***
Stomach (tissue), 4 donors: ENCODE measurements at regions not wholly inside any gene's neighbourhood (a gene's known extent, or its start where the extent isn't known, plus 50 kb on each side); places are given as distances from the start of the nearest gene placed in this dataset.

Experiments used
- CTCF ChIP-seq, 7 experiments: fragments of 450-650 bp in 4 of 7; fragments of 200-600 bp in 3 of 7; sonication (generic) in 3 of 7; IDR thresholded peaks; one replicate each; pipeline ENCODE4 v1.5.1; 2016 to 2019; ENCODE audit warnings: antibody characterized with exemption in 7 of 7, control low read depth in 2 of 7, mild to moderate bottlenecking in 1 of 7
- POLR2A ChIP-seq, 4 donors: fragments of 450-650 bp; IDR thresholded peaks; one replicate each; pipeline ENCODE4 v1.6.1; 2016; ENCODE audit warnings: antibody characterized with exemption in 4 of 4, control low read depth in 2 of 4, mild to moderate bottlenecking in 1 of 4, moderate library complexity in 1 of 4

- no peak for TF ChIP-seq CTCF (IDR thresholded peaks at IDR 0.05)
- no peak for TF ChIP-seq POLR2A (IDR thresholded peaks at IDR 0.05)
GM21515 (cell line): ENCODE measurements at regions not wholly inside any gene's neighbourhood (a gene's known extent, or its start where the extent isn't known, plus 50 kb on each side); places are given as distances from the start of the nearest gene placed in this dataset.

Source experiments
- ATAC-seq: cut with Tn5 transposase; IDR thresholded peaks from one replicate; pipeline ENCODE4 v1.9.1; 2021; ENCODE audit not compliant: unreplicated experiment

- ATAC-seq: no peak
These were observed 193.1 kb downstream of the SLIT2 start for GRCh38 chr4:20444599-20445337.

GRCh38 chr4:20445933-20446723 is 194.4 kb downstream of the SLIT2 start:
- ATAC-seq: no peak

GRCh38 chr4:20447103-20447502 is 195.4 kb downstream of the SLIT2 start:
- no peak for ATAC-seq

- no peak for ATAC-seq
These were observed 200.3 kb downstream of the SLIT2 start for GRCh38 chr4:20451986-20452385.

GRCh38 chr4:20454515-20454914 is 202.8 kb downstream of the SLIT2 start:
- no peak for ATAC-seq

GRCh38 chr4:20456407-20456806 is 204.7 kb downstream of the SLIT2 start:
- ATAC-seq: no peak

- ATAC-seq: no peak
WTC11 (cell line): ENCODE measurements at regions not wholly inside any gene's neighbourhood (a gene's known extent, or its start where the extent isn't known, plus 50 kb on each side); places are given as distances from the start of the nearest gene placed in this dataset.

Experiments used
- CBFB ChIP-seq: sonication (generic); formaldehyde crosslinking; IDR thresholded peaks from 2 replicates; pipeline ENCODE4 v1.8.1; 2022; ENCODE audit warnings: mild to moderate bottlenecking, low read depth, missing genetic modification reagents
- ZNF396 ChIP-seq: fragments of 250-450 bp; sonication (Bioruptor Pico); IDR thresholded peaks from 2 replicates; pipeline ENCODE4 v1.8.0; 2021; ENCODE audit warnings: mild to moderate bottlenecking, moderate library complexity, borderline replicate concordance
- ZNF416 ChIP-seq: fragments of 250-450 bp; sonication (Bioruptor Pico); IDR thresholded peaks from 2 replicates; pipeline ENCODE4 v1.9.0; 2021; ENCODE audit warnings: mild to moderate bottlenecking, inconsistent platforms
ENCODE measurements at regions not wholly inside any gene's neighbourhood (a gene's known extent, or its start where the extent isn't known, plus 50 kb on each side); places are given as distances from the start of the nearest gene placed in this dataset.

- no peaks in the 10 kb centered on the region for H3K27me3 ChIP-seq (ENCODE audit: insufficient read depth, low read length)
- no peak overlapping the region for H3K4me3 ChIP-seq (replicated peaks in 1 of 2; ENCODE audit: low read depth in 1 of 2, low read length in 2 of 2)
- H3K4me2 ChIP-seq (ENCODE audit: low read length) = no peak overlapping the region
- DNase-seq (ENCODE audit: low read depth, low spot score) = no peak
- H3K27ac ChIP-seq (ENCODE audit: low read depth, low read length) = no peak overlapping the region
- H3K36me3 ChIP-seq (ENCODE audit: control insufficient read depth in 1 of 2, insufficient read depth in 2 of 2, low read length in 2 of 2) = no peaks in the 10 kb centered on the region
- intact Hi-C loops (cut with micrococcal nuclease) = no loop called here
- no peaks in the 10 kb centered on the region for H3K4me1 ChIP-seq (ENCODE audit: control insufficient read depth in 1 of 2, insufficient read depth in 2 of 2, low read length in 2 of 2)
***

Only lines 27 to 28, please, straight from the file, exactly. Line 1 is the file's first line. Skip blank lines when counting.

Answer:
- ZNF416 ChIP-seq: fragments of 250-450 bp; sonication (Bioruptor Pico); IDR thresholded peaks from 2 replicates; pipeline ENCODE4 v1.9.0; 2021; ENCODE audit warnings: mild to moderate bottlenecking, inconsistent platforms
ENCODE measurements at regions not wholly inside any gene's neighbourhood (a gene's known extent, or its start where the extent isn't known, plus 50 kb on each side); places are given as distances from the start of the nearest gene placed in this dataset.